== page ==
Another friend flew to Australia via Doha with Qatar Airways and found out that she was one of the last passengers to be allowed in from India on that airline. 

I kicked myself for not booking flights earlier, but how could I have predicted that the Australian government would abandon us? I never in my wildest dreams imagined that Australia would stop me from coming home.  

My husband and I met at University in Australia, but he is Swiss.  

We are very lucky that the kids and I have dual nationality. Switzerland has banned flights from India, just as Australia has, but they will let us in (if we fly via another country) because we are Swiss.

A country NEEDS to take care of its own citizens. Switzerland has a quarantine system similar to many other countries, such as Canada.  

When we arrive, we will stay in a rented apartment for two weeks. Every day someone will call our landline or drop by in person at a random time to make sure that we are at home and inside.  

We are not alone in our situation in Mumbai. 

Our neighbour is also Australian, from the NSW south coast, and his wife is from Hong Kong. 

He’s incredibly stressed at the moment, because he can’t get into Australia or Hong Kong. He has two primary school aged children. Where should he take them? 

One of Australia’s reasons for implementing this ban on arrivals from India is that its quarantine system and health system can’t handle the volume of infected passengers arriving from India.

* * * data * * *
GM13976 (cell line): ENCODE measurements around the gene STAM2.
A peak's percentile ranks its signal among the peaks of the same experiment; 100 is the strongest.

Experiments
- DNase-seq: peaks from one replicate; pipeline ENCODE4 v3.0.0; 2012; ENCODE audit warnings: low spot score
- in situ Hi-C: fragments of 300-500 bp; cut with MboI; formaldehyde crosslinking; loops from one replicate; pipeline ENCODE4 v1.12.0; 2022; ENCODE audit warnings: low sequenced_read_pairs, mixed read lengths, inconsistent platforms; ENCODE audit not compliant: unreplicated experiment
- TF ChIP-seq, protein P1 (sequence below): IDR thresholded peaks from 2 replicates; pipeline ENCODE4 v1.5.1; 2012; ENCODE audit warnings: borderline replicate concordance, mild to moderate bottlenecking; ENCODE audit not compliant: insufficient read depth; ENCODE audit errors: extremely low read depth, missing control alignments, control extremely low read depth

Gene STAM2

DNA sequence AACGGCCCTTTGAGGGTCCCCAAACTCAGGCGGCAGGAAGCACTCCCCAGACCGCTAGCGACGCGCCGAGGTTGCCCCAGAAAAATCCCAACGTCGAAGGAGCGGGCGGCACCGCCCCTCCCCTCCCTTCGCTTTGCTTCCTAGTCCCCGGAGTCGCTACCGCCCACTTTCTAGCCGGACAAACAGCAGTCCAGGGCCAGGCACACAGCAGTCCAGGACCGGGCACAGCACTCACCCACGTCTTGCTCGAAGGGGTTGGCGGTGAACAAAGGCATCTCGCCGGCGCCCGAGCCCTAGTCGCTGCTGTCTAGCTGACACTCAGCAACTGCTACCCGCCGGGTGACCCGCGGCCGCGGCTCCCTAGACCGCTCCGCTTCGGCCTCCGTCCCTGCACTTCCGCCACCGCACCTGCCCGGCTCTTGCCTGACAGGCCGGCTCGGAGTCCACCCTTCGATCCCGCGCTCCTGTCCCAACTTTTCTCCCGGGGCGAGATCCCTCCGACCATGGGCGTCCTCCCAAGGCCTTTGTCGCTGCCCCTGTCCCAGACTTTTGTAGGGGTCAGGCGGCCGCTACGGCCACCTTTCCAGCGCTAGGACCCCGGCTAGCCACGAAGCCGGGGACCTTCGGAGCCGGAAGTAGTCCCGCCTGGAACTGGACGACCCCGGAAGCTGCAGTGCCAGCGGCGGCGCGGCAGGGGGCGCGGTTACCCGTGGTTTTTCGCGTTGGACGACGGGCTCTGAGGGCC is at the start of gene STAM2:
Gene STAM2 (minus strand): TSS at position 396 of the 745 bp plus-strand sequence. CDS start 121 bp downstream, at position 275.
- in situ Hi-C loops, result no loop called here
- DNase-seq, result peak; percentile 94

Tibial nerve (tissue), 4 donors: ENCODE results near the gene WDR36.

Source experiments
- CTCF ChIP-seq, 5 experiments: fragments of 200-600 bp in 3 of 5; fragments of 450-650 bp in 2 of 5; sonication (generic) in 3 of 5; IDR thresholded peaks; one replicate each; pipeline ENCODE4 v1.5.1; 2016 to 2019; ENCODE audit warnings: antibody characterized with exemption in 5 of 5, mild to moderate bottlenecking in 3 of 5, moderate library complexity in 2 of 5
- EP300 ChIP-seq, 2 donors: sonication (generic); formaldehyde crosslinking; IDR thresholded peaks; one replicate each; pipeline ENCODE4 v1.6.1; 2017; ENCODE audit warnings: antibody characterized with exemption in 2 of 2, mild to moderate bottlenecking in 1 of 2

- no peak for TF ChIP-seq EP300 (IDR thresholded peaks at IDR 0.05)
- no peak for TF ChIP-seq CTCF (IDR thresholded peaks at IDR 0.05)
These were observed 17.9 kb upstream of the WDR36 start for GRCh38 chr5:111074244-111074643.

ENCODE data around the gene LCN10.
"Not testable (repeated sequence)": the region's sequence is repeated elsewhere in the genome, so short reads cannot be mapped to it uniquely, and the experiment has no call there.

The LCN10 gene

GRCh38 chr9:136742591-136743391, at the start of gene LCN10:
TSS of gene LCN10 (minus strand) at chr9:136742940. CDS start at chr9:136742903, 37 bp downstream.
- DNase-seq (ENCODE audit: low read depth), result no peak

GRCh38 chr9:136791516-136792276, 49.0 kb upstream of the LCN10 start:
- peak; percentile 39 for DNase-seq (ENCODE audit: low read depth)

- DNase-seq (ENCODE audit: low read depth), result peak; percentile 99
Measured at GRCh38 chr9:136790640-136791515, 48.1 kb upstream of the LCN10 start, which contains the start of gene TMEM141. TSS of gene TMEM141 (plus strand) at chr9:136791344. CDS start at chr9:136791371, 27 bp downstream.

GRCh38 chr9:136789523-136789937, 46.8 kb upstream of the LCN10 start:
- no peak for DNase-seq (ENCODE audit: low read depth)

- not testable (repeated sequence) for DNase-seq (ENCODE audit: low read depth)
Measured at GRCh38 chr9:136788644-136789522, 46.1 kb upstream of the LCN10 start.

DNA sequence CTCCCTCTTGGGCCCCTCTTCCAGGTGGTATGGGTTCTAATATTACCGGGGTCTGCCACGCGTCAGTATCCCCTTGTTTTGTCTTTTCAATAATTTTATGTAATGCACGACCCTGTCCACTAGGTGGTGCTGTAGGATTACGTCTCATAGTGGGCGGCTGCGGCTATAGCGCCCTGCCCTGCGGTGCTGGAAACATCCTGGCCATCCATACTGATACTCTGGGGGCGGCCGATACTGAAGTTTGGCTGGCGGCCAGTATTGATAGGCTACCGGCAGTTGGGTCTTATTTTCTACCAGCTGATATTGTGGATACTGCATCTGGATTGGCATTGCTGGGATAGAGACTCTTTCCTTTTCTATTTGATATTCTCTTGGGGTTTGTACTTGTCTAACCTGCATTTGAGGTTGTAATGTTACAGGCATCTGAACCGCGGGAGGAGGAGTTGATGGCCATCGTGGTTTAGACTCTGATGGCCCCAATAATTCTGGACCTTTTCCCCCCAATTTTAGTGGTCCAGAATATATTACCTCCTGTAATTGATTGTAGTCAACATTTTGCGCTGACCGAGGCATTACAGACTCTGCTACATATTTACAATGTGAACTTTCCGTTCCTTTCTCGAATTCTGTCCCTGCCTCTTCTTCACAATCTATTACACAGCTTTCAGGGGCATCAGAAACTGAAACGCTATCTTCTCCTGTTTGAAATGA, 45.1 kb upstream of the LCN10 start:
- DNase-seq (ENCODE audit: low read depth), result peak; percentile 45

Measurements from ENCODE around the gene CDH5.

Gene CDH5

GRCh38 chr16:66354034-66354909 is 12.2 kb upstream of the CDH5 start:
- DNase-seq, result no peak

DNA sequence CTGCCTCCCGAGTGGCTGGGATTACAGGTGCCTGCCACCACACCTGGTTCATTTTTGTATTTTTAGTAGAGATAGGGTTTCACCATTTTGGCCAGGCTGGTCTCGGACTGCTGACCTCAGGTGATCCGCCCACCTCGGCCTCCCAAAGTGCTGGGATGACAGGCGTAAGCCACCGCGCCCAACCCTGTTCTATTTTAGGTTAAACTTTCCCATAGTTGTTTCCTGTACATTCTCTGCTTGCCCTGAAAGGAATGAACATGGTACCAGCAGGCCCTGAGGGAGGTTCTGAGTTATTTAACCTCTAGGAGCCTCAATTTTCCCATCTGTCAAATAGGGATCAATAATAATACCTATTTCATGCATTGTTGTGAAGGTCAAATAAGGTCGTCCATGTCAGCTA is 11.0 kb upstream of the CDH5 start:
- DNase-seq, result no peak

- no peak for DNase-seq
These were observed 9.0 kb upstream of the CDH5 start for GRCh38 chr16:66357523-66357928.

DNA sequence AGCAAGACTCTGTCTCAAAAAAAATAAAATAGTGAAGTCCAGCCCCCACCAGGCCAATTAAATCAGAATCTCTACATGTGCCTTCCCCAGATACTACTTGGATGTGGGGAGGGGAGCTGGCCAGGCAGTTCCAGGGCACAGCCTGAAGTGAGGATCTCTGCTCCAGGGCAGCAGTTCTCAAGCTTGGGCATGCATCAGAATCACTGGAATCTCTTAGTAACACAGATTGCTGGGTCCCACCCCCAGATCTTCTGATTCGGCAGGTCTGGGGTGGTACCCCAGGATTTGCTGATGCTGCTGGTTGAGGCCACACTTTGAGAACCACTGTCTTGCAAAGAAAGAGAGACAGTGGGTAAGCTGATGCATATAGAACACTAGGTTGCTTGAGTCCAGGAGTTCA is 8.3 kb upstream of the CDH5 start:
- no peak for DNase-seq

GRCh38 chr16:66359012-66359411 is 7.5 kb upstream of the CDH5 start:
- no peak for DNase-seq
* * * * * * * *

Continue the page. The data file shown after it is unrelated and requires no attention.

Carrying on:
This was not an issue in 2020 when the UK and USA had huge numbers of cases. Where was the ban then? How long has this pandemic been going on? 14-15 months. Surely Australia could have worked out an effective quarantine system in this time. 


The Australian government's current stance is an international embarrassment. A New York Times article from May 4, 2021 described the Australian government’s response as “unnecessarily harsh, a violation of citizenship principles and a cultural double standard.”  

At a time when the Australian government needs to be showing humanity, to turn their back on Australian citizens in India is inhumane. 

This is the inside cover of my Australian passport.

Image: Supplied. 

It says: 

“The Governor-General of the Commonwealth of Australia, being the representative in Australia of Her Majesty the Queen Elizabeth the Second, requests all those whom it may concern to allow the bearer, an Australian Citizen, to pass freely without let or hindrance and to afford him or her every assistance and protection of which he or she may stand in need.” 

Australia needs to follow its own advice.

Article 13.2 of the UN’s Universal Declaration of Human Rights says “Everyone has the right to leave any country, including his own, and to return to his country.” There will be future legal ramifications for Australia. 

I am proud to be Australian, but I’m very disappointed in my country right now.

Rachel Franzen is originally from Canberra but has been living the ex-pat life since graduating from University in 1998. Rachel has been living life to the fullest in Europe, the Middle East, and Asia, together with her Swiss husband and two Dubai-born, dual-national children. Rachel works part-time as a proofreader, dance teacher, and costume-maker. This is her first piece for Mamamia.

Feature Image: Getty / Mamamia.